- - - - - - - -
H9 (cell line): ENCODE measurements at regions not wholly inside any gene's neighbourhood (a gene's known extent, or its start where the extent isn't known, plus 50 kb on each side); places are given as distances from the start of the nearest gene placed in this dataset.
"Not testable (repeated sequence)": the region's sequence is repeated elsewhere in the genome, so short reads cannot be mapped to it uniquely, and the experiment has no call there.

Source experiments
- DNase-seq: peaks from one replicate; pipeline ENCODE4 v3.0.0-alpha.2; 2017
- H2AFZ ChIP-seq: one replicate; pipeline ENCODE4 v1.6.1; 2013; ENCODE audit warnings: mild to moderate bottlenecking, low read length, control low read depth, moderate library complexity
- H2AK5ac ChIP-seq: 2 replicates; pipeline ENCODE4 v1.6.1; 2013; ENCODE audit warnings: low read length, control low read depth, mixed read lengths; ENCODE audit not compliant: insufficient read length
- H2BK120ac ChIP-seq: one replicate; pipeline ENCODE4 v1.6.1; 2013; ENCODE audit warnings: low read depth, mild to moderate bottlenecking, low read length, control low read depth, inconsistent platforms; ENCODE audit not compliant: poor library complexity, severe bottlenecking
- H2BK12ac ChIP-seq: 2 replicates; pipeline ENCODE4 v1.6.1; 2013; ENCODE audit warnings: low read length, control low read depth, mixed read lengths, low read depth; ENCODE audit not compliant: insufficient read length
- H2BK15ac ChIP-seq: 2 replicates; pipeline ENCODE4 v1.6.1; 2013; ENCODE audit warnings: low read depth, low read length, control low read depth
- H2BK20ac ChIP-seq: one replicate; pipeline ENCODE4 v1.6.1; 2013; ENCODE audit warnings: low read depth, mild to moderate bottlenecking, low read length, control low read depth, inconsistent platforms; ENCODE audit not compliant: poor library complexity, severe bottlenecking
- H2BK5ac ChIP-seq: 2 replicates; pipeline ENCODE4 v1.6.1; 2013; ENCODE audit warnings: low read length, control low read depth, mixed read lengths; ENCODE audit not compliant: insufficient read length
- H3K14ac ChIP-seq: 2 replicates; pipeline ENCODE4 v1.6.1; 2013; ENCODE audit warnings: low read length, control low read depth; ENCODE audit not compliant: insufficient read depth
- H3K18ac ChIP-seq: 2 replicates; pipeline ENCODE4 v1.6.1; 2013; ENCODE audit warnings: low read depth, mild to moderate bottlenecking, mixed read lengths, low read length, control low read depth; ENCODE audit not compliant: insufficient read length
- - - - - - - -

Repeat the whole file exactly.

H9 (cell line): ENCODE measurements at regions not wholly inside any gene's neighbourhood (a gene's known extent, or its start where the extent isn't known, plus 50 kb on each side); places are given as distances from the start of the nearest gene placed in this dataset.
"Not testable (repeated sequence)": the region's sequence is repeated elsewhere in the genome, so short reads cannot be mapped to it uniquely, and the experiment has no call there.

Source experiments
- DNase-seq: peaks from one replicate; pipeline ENCODE4 v3.0.0-alpha.2; 2017
- H2AFZ ChIP-seq: one replicate; pipeline ENCODE4 v1.6.1; 2013; ENCODE audit warnings: mild to moderate bottlenecking, low read length, control low read depth, moderate library complexity
- H2AK5ac ChIP-seq: 2 replicates; pipeline ENCODE4 v1.6.1; 2013; ENCODE audit warnings: low read length, control low read depth, mixed read lengths; ENCODE audit not compliant: insufficient read length
- H2BK120ac ChIP-seq: one replicate; pipeline ENCODE4 v1.6.1; 2013; ENCODE audit warnings: low read depth, mild to moderate bottlenecking, low read length, control low read depth, inconsistent platforms; ENCODE audit not compliant: poor library complexity, severe bottlenecking
- H2BK12ac ChIP-seq: 2 replicates; pipeline ENCODE4 v1.6.1; 2013; ENCODE audit warnings: low read length, control low read depth, mixed read lengths, low read depth; ENCODE audit not compliant: insufficient read length
- H2BK15ac ChIP-seq: 2 replicates; pipeline ENCODE4 v1.6.1; 2013; ENCODE audit warnings: low read depth, low read length, control low read depth
- H2BK20ac ChIP-seq: one replicate; pipeline ENCODE4 v1.6.1; 2013; ENCODE audit warnings: low read depth, mild to moderate bottlenecking, low read length, control low read depth, inconsistent platforms; ENCODE audit not compliant: poor library complexity, severe bottlenecking
- H2BK5ac ChIP-seq: 2 replicates; pipeline ENCODE4 v1.6.1; 2013; ENCODE audit warnings: low read length, control low read depth, mixed read lengths; ENCODE audit not compliant: insufficient read length
- H3K14ac ChIP-seq: 2 replicates; pipeline ENCODE4 v1.6.1; 2013; ENCODE audit warnings: low read length, control low read depth; ENCODE audit not compliant: insufficient read depth
- H3K18ac ChIP-seq: 2 replicates; pipeline ENCODE4 v1.6.1; 2013; ENCODE audit warnings: low read depth, mild to moderate bottlenecking, mixed read lengths, low read length, control low read depth; ENCODE audit not compliant: insufficient read length